I am a Master’s student in the Environmental and Life Sciences Program at Trent University in Peterborough, Ontario. My work focuses on habitat selection by Canada lynx and bobcats on the north shore of Lake Huron, and I am supervised by Dr. Jeff Bowman (Ontario Ministry of Natural Resources and Forestry) and Dr. Marie-Josee Fortin (University of Toronto). I am also a trainee in the NSERC-funded CREATE Enviro program, which “provides advanced training in environmental research and technologies to graduate students and postdoctoral fellows at Trent University, Queen’s University, and the University of Toronto”.

I completed my B.Sc. in Biology at McGill University, where I first became involved in research as a lab assistant with Dr. Virginie Millien and her work on the role of the white-footed mouse in the spread of Lyme disease. I participated in a tropical ecology field course in Barbados the following spring and fell in love with fieldwork, going on to assist with trapping small mammals and ticks for Dr. Millien in the Monteregie area that summer, and then participating in McGill’s Canadian Field Studies in Africa semester the next winter. CFSIA was an experience that solidified my passion for wildlife biology. The next summer, I was a research assistant on a road ecology project for Dr. Jochen Jaeger at Concordia University, live-trapping radio-collared American marten in the Laurentians north of Quebec City. I returned to McGill in my fourth year to do my honours thesis with Dr. Millien: a meta-analysis involving life history, phylogenetic, and spatial range data for terrestrial mammals.

Before starting my Master’s with Jeff Bowman in September and joining his project on Canada lynx and bobcats in northern Ontario, I worked for him over the summer as an assistant wildlife biologist with the MNRF. This gave me a chance to dip my toe into several different projects (including bat surveys, muskrat surveys, live-trapping of flying squirrels, and vegetation sampling) and hone new skills.

Panel 1


In response to anthropogenic and natural environmental drivers, many species worldwide are experiencing changes to their distribution ranges. The Canada lynx (Lynx canadensis) has undergone a contraction of its historic range throughout North America, by approximately 40%. Possible causes of this loss of range include climate change, habitat loss and/or fragmentation, changes in forest management techniques, and competition with other predators, especially the closely-related bobcat (Lynx rufus). In recent decades, the bobcat’s range has been expanding northward into areas formerly and currently occupied by lynx.

My research aims to address fine-scale habitat selection by lynx and bobcats in northern Ontario, in order to determine how the bobcat may be limited as it expands its range and to assess the interactions between the two species. Through snow-tracking and placing GPS collars on lynx and bobcats on the north shore of Lake Huron, I am investigating the land-cover types, snow conditions, and prey species that the two species select within their home ranges. Understanding the resource use of these two species is important for informing conservation and management of the Canada lynx, a species that is threatened in the contiguous US and is a valuable natural resource.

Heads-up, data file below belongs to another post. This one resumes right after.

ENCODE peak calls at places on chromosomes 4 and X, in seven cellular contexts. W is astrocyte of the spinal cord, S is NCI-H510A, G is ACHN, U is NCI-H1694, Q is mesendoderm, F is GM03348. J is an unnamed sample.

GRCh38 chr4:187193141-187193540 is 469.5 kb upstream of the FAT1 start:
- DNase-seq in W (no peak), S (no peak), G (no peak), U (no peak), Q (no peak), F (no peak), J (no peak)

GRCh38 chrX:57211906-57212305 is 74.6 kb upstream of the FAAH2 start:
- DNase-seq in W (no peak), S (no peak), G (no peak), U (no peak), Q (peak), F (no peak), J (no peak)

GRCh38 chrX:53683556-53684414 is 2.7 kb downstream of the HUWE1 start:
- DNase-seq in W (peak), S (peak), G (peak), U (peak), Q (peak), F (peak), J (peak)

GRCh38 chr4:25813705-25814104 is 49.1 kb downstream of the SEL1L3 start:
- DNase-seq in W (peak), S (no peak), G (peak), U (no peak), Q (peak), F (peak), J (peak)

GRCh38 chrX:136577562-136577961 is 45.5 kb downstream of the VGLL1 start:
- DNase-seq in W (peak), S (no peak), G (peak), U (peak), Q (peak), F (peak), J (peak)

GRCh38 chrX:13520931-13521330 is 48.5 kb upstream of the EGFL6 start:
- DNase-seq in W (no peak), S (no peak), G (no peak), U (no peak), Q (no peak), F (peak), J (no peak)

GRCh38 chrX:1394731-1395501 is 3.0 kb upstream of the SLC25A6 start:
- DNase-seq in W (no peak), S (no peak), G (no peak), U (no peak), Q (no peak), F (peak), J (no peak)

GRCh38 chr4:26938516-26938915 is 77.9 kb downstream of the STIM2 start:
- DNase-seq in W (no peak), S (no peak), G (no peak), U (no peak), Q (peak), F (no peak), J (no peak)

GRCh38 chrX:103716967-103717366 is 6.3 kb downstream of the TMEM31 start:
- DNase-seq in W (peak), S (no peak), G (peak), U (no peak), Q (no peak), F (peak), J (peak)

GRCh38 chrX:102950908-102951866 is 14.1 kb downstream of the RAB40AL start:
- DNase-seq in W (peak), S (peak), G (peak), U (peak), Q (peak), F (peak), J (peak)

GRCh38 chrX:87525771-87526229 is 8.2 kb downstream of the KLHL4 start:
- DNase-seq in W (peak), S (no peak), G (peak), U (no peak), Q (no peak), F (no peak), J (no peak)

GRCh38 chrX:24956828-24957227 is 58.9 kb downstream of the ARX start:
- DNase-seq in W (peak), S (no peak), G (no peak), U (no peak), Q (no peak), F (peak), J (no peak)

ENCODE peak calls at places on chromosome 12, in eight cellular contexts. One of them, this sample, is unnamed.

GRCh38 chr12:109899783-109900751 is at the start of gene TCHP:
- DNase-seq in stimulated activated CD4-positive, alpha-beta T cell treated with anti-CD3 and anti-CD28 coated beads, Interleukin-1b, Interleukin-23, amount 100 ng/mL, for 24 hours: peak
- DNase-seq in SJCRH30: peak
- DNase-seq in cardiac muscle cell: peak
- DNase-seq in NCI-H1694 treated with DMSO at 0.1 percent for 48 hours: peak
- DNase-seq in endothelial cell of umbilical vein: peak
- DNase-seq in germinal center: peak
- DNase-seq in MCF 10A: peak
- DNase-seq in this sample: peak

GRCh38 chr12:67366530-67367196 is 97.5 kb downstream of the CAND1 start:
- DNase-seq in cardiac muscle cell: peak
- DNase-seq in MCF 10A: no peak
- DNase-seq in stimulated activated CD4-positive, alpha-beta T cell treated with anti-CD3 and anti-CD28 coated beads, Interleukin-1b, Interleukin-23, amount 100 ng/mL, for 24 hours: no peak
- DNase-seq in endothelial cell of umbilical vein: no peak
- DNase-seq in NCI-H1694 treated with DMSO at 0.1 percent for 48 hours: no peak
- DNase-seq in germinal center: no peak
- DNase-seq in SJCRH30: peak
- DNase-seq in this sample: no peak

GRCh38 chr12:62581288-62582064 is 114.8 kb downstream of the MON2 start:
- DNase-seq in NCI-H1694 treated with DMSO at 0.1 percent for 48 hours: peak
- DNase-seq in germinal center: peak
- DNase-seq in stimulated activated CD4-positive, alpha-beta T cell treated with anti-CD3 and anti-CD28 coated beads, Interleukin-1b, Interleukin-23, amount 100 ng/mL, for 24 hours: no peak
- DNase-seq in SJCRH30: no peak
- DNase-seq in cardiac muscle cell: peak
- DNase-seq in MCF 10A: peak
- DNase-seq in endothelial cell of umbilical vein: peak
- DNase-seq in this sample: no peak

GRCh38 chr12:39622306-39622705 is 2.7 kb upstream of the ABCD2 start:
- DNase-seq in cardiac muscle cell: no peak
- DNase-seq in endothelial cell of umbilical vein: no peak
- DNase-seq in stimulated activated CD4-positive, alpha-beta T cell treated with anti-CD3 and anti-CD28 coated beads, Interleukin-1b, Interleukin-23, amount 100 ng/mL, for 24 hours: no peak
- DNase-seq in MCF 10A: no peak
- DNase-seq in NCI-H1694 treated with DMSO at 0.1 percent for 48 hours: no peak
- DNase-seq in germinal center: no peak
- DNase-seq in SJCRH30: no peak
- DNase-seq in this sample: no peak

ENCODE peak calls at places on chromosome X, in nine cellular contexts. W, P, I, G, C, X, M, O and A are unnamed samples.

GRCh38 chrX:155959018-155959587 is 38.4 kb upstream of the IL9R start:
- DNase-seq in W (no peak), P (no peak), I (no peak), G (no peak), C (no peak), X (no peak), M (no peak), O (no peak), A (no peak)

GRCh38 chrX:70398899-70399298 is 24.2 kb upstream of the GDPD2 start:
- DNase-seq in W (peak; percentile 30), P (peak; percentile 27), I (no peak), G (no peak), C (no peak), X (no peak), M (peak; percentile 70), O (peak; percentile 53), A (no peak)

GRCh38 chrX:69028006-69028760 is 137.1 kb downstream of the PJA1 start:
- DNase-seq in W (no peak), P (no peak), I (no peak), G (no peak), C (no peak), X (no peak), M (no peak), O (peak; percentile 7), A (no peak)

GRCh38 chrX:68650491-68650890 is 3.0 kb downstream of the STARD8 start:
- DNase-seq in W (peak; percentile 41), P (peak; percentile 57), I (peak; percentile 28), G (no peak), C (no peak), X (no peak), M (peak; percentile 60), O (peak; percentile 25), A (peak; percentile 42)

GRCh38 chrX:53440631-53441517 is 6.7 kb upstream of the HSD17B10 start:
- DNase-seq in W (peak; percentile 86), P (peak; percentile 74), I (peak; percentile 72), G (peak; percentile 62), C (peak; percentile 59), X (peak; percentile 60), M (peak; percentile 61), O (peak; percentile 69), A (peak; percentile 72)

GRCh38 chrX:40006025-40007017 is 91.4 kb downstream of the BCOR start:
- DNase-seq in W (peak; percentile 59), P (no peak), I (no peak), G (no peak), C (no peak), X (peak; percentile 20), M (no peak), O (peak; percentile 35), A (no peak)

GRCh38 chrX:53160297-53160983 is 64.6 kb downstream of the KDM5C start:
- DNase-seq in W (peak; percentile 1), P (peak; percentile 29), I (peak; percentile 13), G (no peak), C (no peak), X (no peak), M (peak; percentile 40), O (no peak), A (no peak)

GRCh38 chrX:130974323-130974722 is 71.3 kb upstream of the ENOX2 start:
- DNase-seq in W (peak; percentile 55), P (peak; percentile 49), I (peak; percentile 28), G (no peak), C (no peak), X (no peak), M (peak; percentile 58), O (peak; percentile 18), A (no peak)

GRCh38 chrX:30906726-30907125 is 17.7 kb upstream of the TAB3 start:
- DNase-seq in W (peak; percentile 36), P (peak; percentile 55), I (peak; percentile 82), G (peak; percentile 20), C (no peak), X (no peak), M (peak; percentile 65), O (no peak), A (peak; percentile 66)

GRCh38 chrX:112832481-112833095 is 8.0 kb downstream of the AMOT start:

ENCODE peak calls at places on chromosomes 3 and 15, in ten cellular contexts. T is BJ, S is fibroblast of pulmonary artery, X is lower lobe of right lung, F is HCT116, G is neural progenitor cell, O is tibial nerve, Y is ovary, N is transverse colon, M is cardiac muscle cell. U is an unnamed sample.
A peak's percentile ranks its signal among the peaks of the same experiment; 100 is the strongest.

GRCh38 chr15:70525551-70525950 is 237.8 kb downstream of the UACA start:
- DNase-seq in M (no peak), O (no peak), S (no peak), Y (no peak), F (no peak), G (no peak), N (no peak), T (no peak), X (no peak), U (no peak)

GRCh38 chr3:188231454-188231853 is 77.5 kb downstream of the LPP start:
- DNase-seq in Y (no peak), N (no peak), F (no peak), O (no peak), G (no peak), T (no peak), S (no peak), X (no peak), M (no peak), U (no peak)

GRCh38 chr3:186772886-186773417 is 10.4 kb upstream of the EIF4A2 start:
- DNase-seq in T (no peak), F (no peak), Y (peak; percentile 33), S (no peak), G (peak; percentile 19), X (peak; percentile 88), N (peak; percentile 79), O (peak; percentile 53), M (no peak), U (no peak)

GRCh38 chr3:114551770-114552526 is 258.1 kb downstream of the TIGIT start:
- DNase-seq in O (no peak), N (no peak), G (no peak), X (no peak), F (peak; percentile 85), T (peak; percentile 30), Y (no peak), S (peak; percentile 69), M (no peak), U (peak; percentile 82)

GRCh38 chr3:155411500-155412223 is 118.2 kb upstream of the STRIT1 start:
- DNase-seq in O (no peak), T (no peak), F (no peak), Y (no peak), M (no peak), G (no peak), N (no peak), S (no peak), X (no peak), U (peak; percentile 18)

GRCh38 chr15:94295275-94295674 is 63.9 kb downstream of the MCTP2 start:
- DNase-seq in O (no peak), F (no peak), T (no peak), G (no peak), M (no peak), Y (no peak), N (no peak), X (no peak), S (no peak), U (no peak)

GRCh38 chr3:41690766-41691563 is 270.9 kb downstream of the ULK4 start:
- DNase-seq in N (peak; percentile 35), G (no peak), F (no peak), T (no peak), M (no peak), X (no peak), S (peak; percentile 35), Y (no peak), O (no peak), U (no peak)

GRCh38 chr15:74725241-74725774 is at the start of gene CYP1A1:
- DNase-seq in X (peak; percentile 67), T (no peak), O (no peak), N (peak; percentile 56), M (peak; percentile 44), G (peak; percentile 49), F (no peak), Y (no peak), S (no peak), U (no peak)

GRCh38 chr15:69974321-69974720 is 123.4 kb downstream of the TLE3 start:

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Adult male lynx (March 2017)                  Juvenile female bobcat (March 2017)

Note: These animals were anesthetized and handled for research purposes and the photos were taken as I was returning them to cages for release. Taking the photos did not lengthen handling time or cause them additional stress.


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Canada lynx tracks (March 2017)                      Bobcat tracks (Feb 2017)

Panel 2

Education and Experience



M.Sc. (2016-present)

Environmental and Life Sciences Graduate Program

Trent University, Peterborough, ON

Supervised by Jeff Bowman (OMNRF) and Marie-Josee Fortin (U of T)


Honours B.Sc. in Biology (2012-2016)

McGill University, Montreal, QC

Supervised by Virginie Millien


Work Experience:


Graduate Teaching Assistant (2016-present)

Biology Department

Trent University, Peterborough, ON

Course title: Introductory Ecology


Assistant Wildlife Biologist (2016)

Wildlife Research and Monitoring Section

Science and Research Branch

Ontario Ministry of Natural Resources and Forestry

Peterborough, ON


Research Assistant (2015)

Department of Geography, Environment, and Planning

Concordia University, Montreal, QC


Research Assistant (2013-2014)

Redpath Museum

McGill University, Montreal, QC


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Tick-proof (2014)                                                     At the peak of Kilimanjaro (2015)

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Transporting an American marten (2015)                            Muskrat survey (2016)


Panel 3


Please fill out this form if you’d like to get in touch with me, or send me an email at samanthamorin@trentu.ca